Voices from Russia

Tuesday, 6 March 2012

Valentina Tereshkova Celebrates 75th Birthday… Многая лета!





Valentina Tereshkova, the first woman-cosmonaut in the world, celebrated her 75th birthday “in the line of duty” at the RF Gosduma, where she won election in December. Although she’s a newbie parliamentarian, she has much experience in public and state service… she’s given almost twenty years of her life to women’s work in public organisations, starting with the Society for Cultural Relations with Foreign Countries (VOKS), and she was a deputy of the Supreme Soviet of the USSR for many years. The whole world knows her as the first woman lifted form the earth to the stars. In June 1963, people all over the world heard of the Russian “Seagull” (Tereshkova’s radio call-sign). The story of a simple girl from a peasant family, who went to night school after working all day at a textile factory, and, then, soared to the stars, is a legend of a cosmonautic Cinderella.

Valentina was fascinated with aviation during her work and night school years, she was active in the local flying club, she made 163 parachute jumps. However, she wanted to fly… and to become the first female cosmonaut, in particular, she’d have to learn to fly a plane first. She told us, “The pressure on our group of five women was greater than that put on the men”. In general, she stated, the training system in those days was very harsh. However, “everybody was full of crazy ideas… and to carry them out we needed to be impeccably trained”.

Valentina realised her dream; however, the space flight that made her world-famous almost ended in tragedy. She told us a secret that she had kept for many years, “We’d slipped up and miscalculated… the craft was so oriented that instead of landing, it would rise in orbit, with the result that I wouldn’t be able to return to Earth safely, but I noticed this in time, reported it, the experts redid their calculations and corrected them, so, I was able to land in one piece”. The flight of Vostok 6 (call-sign: Seagull), which lasted less than three days, was the last of her career. In 1968, the first female cosmonaut team disbanded. Continuing as a cosmonaut, then-Lieutenant Colonel Tereshkova graduated with honours in 1969 from the Zhukovsky Air Force Engineering Academy, qualifying as a “cosmonaut-pilot-engineer”. Not content with that, the first woman-cosmonaut defended her thesis and received the rank of Professor… she has more than 50 scientific publications to her credit. In addition, she became the first female general in Russian history, reaching the rank of Major General of Aviation in 1995.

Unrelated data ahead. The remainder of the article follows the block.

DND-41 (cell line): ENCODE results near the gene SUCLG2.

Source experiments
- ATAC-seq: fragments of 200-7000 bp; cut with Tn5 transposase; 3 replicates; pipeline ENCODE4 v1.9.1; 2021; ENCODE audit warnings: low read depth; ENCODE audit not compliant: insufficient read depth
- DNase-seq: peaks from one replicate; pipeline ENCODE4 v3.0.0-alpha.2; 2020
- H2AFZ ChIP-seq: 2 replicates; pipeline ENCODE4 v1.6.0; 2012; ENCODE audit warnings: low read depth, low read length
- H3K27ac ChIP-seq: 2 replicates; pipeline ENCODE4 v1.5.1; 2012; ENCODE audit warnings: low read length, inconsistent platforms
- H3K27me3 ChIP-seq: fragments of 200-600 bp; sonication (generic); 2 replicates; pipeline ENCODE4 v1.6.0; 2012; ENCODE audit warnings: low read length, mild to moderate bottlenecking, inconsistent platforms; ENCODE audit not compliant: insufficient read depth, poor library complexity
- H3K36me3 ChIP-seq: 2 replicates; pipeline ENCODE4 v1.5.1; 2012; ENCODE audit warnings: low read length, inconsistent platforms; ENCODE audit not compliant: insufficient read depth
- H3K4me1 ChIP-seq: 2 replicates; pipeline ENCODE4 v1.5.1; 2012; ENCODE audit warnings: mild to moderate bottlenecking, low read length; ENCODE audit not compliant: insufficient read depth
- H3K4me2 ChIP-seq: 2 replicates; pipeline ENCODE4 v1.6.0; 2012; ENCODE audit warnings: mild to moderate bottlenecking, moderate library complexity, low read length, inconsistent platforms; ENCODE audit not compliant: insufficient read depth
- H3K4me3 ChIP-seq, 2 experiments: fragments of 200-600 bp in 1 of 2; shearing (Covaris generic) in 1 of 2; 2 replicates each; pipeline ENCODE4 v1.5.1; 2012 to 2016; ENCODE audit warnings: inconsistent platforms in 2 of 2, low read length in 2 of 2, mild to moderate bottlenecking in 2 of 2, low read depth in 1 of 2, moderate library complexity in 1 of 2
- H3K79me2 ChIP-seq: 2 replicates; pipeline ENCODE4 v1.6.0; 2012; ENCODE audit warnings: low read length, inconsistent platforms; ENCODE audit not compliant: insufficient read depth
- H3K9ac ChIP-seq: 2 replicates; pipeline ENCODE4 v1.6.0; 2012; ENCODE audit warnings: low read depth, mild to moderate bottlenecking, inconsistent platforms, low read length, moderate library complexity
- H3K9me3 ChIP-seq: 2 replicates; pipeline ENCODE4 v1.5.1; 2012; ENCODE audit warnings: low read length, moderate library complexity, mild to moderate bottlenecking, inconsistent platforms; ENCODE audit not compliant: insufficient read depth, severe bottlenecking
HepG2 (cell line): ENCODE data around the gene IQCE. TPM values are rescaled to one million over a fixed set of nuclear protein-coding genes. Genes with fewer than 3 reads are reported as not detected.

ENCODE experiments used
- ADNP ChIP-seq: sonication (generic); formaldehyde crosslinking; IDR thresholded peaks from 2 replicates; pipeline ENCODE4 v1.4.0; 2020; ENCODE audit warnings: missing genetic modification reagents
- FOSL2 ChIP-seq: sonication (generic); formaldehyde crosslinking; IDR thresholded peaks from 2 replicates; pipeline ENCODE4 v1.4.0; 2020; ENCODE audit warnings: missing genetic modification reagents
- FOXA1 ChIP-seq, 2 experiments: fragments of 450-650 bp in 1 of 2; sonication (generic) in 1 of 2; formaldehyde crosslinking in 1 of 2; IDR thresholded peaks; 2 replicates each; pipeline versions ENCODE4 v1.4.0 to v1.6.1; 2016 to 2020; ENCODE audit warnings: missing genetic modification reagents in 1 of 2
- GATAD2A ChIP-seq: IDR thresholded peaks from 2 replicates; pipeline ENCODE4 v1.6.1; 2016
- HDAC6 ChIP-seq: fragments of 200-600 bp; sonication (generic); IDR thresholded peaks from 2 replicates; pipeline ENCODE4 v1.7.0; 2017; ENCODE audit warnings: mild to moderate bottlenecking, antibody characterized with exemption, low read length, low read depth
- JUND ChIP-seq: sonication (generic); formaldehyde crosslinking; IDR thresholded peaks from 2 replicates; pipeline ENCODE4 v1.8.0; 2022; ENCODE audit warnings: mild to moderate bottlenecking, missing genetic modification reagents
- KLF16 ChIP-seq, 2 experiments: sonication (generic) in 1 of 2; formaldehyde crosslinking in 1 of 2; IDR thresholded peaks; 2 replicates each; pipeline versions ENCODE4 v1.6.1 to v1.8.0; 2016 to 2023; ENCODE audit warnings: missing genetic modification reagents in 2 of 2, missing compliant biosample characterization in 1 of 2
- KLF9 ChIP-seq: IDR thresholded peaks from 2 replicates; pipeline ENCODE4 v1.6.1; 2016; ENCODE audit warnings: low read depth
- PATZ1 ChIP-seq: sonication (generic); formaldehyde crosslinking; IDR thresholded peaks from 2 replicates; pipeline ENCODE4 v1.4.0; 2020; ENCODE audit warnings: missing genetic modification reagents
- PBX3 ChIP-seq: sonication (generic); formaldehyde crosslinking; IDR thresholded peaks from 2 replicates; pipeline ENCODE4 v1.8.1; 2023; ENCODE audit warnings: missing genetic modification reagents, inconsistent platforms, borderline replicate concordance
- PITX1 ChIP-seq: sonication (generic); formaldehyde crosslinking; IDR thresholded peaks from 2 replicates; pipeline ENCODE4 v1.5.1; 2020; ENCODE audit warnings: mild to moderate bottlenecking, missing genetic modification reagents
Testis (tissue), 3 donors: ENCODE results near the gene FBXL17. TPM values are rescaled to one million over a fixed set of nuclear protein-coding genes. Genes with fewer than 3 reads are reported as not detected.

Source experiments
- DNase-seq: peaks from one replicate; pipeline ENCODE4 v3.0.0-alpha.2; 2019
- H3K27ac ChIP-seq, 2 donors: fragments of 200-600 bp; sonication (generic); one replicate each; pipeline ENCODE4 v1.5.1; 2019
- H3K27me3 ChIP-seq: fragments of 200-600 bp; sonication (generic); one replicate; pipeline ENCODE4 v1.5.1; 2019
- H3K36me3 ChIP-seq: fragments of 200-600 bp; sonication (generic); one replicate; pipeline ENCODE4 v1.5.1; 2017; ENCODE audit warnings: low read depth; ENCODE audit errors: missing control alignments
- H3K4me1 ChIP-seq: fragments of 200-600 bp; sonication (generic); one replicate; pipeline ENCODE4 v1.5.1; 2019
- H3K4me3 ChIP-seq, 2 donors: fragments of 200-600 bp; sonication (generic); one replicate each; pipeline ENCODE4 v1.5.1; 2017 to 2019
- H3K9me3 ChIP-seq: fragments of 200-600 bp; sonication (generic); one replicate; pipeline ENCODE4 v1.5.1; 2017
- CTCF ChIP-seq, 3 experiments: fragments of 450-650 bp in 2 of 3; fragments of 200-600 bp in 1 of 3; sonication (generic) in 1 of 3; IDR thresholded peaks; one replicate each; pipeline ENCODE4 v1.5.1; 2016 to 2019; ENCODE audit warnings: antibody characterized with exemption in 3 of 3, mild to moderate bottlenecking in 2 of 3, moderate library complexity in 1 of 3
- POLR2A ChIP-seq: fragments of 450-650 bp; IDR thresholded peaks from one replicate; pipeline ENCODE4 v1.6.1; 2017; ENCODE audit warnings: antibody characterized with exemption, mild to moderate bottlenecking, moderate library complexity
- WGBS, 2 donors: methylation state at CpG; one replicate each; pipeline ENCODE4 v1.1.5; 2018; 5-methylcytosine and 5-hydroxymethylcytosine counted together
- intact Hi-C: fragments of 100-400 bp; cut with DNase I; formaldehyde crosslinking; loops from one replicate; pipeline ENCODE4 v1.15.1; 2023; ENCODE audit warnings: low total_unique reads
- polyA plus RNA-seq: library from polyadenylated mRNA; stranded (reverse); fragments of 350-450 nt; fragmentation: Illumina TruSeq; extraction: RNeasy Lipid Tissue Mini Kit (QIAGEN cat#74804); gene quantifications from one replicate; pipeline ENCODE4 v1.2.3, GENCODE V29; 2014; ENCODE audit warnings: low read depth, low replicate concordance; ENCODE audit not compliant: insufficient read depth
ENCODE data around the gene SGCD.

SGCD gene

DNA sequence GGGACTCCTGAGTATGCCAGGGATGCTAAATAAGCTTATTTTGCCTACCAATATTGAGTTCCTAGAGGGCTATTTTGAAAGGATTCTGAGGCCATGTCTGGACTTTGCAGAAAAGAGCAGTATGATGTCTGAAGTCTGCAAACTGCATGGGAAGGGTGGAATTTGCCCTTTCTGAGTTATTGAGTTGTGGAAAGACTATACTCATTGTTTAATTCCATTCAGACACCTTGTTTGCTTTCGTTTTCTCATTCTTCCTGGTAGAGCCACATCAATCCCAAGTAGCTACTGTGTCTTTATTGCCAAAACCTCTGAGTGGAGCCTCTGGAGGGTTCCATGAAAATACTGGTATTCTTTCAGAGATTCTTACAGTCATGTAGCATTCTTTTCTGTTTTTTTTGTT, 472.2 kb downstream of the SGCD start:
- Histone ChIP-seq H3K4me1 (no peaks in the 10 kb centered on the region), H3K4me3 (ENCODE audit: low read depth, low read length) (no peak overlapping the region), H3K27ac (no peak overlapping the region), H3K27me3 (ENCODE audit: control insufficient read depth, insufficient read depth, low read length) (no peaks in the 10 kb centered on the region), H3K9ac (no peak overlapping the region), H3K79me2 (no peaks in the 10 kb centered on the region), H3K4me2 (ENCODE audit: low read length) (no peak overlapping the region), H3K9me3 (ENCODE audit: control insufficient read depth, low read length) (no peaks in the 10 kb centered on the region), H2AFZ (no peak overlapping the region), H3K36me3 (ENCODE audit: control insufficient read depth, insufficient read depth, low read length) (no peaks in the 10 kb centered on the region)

However, space exploration didn’t let go of her. She confesses that she has only one objective in life… “I want to go to that marvellously mysterious red planet; all of us, including Sergei Korolyov, dreamed of doing that a few decades ago. I’m ready to fly to Mars… even if I don’t come back”, she once told reporters. Valentina won many honours not only in the Soviet Union and Russia, but in other countries as well. She’s an honorary citizen of her native Yaroslavl, as well as in many other cities in the world. A crater on the Moon and a minor planet are named after her, too.

6 March 2012

Voice of Russia World Service



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